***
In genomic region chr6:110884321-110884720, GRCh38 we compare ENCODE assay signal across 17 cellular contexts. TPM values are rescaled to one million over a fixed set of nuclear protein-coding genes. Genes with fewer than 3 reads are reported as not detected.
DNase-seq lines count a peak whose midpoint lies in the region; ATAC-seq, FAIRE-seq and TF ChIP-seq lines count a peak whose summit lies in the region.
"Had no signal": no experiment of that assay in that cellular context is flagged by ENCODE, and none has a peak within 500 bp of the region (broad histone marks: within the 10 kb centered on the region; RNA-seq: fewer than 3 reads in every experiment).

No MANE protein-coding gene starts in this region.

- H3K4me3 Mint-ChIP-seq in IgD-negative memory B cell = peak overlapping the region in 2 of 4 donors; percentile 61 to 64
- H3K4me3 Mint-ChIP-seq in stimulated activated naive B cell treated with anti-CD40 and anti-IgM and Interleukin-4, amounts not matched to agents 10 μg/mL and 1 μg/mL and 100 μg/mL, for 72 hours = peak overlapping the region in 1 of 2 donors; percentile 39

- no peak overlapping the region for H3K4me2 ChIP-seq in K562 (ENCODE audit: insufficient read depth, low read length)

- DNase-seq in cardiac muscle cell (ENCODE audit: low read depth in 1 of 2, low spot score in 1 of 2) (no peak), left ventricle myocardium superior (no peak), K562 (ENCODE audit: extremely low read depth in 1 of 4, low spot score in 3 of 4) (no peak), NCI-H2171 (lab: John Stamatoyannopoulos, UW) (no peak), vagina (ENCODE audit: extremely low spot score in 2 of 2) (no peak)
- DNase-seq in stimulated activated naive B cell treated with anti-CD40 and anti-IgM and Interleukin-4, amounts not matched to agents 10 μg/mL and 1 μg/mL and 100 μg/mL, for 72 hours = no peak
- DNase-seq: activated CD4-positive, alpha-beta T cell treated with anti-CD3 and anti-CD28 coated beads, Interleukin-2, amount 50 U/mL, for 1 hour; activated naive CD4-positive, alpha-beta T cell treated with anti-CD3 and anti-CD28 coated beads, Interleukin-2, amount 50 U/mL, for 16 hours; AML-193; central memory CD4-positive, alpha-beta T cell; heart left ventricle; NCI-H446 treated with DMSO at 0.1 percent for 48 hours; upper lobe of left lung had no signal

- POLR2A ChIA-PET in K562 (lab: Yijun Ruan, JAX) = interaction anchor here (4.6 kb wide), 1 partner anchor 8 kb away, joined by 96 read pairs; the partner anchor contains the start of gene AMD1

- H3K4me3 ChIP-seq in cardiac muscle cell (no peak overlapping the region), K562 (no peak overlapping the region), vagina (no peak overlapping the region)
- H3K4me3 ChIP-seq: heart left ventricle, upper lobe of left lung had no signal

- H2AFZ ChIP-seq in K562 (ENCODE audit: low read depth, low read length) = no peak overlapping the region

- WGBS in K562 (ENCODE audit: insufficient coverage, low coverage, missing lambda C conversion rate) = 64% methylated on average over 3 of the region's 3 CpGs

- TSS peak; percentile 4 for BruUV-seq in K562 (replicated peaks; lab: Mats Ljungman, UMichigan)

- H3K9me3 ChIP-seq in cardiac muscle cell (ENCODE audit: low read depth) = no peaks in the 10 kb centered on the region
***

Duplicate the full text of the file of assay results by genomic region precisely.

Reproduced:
In genomic region chr6:110884321-110884720, GRCh38 we compare ENCODE assay signal across 17 cellular contexts. TPM values are rescaled to one million over a fixed set of nuclear protein-coding genes. Genes with fewer than 3 reads are reported as not detected.
DNase-seq lines count a peak whose midpoint lies in the region; ATAC-seq, FAIRE-seq and TF ChIP-seq lines count a peak whose summit lies in the region.
"Had no signal": no experiment of that assay in that cellular context is flagged by ENCODE, and none has a peak within 500 bp of the region (broad histone marks: within the 10 kb centered on the region; RNA-seq: fewer than 3 reads in every experiment).

No MANE protein-coding gene starts in this region.

- H3K4me3 Mint-ChIP-seq in IgD-negative memory B cell = peak overlapping the region in 2 of 4 donors; percentile 61 to 64
- H3K4me3 Mint-ChIP-seq in stimulated activated naive B cell treated with anti-CD40 and anti-IgM and Interleukin-4, amounts not matched to agents 10 μg/mL and 1 μg/mL and 100 μg/mL, for 72 hours = peak overlapping the region in 1 of 2 donors; percentile 39

- no peak overlapping the region for H3K4me2 ChIP-seq in K562 (ENCODE audit: insufficient read depth, low read length)

- DNase-seq in cardiac muscle cell (ENCODE audit: low read depth in 1 of 2, low spot score in 1 of 2) (no peak), left ventricle myocardium superior (no peak), K562 (ENCODE audit: extremely low read depth in 1 of 4, low spot score in 3 of 4) (no peak), NCI-H2171 (lab: John Stamatoyannopoulos, UW) (no peak), vagina (ENCODE audit: extremely low spot score in 2 of 2) (no peak)
- DNase-seq in stimulated activated naive B cell treated with anti-CD40 and anti-IgM and Interleukin-4, amounts not matched to agents 10 μg/mL and 1 μg/mL and 100 μg/mL, for 72 hours = no peak
- DNase-seq: activated CD4-positive, alpha-beta T cell treated with anti-CD3 and anti-CD28 coated beads, Interleukin-2, amount 50 U/mL, for 1 hour; activated naive CD4-positive, alpha-beta T cell treated with anti-CD3 and anti-CD28 coated beads, Interleukin-2, amount 50 U/mL, for 16 hours; AML-193; central memory CD4-positive, alpha-beta T cell; heart left ventricle; NCI-H446 treated with DMSO at 0.1 percent for 48 hours; upper lobe of left lung had no signal

- POLR2A ChIA-PET in K562 (lab: Yijun Ruan, JAX) = interaction anchor here (4.6 kb wide), 1 partner anchor 8 kb away, joined by 96 read pairs; the partner anchor contains the start of gene AMD1

- H3K4me3 ChIP-seq in cardiac muscle cell (no peak overlapping the region), K562 (no peak overlapping the region), vagina (no peak overlapping the region)
- H3K4me3 ChIP-seq: heart left ventricle, upper lobe of left lung had no signal

- H2AFZ ChIP-seq in K562 (ENCODE audit: low read depth, low read length) = no peak overlapping the region

- WGBS in K562 (ENCODE audit: insufficient coverage, low coverage, missing lambda C conversion rate) = 64% methylated on average over 3 of the region's 3 CpGs

- TSS peak; percentile 4 for BruUV-seq in K562 (replicated peaks; lab: Mats Ljungman, UMichigan)

- H3K9me3 ChIP-seq in cardiac muscle cell (ENCODE audit: low read depth) = no peaks in the 10 kb centered on the region